Busted: Senator Sam Brownback
Hot off the campaign trail, the Kansas senator discusses faith, evolution and running for president
Senator Sam Brownback is the Senior U.S. Senator from the state of Kansas. He is a devout Catholic and also a candidate for president of the United States. His very conservative stance on life issues, his refusal to separate his religious beliefs from his politics as well as his controversial response to a question about evolution at a recent Republican debate have all contributed to a gathering momentum in his campaign. Senator Brownback spoke to Fr. Dave Dwyer on the BustedHalo show on Sirius satellite radio just after returning from a four day, twenty-seven city campaign tour in Iowa.
BustedHalo: Twenty-seven stops in Iowa sounds like a pretty extensive trip. How did it go?
Senator Sam Brownback: It is, but gosh we had a great time and it went well. We got a lot of support out of it, and heard a lot of ideas from individuals. As you’re out and traveling around you get to take a public opinion bath. We got a lot of good input from people.
BH: A public opinion bath? I like that one…
SB: Yes, it’s an Abraham Lincoln line. That’s what he considered it when he was out milling around the public. It was just a public opinion bath. It’s a good concept too. I find you pick up ideas; but it also verifies or puts more texture on the polling numbers that we often see.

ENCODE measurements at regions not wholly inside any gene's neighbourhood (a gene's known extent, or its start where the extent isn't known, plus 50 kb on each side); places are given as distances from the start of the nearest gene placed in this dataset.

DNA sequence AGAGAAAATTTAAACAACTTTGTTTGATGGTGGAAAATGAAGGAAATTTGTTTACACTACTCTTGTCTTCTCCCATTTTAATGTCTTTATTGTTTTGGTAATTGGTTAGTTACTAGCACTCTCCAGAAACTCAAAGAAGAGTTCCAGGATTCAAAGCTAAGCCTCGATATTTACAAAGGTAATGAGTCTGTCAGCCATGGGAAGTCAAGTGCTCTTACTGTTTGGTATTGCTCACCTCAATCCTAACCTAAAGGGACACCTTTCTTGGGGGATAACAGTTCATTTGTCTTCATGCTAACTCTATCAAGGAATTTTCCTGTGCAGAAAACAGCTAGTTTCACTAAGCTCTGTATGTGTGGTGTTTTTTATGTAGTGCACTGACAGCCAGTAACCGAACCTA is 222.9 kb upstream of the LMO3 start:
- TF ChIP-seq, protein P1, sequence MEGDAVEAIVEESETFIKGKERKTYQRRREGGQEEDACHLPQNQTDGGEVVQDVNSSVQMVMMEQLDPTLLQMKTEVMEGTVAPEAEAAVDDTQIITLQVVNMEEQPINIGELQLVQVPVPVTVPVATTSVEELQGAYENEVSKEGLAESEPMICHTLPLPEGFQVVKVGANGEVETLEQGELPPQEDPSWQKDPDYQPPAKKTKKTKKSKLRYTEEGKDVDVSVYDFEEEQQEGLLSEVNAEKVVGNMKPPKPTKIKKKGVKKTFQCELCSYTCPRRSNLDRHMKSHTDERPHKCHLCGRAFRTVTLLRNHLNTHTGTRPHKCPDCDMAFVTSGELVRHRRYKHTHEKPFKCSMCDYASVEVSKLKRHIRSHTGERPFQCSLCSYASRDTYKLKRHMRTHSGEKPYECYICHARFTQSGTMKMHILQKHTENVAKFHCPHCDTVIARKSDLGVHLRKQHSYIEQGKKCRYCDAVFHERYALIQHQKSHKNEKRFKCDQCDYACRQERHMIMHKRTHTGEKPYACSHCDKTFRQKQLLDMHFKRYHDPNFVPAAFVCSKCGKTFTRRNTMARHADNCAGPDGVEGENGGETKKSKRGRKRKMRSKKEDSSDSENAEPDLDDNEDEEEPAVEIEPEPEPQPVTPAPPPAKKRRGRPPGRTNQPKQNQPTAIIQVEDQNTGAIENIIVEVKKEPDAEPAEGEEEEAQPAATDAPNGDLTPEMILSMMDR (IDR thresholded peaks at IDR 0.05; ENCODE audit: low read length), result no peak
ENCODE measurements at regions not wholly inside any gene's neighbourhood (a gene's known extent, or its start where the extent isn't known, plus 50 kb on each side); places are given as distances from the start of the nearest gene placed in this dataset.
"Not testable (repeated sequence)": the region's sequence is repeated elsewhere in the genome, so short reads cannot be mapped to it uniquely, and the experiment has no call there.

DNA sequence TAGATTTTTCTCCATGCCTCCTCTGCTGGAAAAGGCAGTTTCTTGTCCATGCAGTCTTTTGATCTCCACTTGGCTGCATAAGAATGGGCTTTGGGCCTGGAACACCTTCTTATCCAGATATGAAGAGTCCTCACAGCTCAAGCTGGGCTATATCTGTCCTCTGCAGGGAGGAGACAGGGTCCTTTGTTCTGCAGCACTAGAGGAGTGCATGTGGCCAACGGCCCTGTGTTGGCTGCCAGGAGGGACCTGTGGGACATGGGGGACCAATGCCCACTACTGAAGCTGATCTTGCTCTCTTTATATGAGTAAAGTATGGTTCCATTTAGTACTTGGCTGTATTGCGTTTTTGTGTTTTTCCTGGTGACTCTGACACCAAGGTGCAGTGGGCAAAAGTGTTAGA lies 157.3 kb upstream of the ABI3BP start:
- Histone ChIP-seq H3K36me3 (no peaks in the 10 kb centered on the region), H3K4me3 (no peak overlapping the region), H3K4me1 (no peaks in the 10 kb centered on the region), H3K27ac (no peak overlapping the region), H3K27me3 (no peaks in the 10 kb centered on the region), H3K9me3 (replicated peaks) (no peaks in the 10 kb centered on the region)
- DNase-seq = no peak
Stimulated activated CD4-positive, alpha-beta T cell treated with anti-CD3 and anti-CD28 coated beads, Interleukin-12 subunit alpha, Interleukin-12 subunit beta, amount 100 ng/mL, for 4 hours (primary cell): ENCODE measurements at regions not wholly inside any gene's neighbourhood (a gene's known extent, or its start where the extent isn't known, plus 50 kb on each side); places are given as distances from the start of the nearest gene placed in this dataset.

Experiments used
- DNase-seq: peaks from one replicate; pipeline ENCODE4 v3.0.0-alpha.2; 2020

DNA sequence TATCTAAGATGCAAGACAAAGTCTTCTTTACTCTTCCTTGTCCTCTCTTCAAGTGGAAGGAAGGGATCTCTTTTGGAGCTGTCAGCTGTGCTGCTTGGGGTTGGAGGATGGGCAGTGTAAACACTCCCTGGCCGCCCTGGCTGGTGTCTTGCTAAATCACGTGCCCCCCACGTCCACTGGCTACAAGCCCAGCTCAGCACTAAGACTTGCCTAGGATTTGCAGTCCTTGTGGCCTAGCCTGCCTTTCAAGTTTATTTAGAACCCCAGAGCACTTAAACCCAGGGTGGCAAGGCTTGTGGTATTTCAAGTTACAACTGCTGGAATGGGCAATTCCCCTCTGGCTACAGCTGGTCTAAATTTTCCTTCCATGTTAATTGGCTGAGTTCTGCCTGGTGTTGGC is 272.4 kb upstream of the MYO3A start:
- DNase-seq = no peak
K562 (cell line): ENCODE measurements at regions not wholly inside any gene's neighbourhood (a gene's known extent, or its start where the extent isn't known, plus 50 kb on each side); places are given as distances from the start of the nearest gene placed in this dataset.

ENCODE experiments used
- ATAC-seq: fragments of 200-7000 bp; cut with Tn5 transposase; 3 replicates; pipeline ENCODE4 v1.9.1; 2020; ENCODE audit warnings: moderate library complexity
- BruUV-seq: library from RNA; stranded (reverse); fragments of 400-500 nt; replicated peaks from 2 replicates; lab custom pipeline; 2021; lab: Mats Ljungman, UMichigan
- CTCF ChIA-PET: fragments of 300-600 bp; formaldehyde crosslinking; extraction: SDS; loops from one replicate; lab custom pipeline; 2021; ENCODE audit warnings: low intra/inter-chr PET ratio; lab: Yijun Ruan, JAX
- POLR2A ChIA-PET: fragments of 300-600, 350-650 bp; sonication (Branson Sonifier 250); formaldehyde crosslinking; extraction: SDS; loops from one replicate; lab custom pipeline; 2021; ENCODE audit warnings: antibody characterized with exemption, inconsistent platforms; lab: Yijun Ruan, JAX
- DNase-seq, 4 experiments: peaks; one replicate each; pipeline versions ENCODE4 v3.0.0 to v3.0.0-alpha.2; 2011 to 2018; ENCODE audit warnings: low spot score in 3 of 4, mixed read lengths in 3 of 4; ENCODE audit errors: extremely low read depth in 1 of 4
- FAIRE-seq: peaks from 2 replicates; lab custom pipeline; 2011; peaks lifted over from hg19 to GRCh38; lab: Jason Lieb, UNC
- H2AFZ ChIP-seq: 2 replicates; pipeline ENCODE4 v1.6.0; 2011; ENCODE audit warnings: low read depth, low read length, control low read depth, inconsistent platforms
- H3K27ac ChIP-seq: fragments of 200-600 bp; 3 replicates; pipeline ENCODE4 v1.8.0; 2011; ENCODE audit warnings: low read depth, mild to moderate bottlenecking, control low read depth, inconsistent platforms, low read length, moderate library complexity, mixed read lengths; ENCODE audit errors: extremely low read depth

BH: Is campaigning like the stereotype of what people think it is: shaking hands, kissing babies and that type of thing?
SB: Yes, it’s a lot of that and it’s also kind of modern day equivalent of “whistle stop campaigning” because you’re really just on the bus. We’ll have loud speakers, you pull into a town, we crank up the loud music and you hope people come out. You’ve sent flyers out ahead of time and you have a discussion in the town square and then you load right back up and head to the next city. It’s really a lot of fun and it’s a great way to campaign.
BH: Well, I’m glad you’re having fun running for president.
SB: Everyone should run at least once it helps rebuild your faith in the country (laughter).
BH: You’ve been called, by some, the most conservative candidate currently running for president. Do you think that’s a fair label?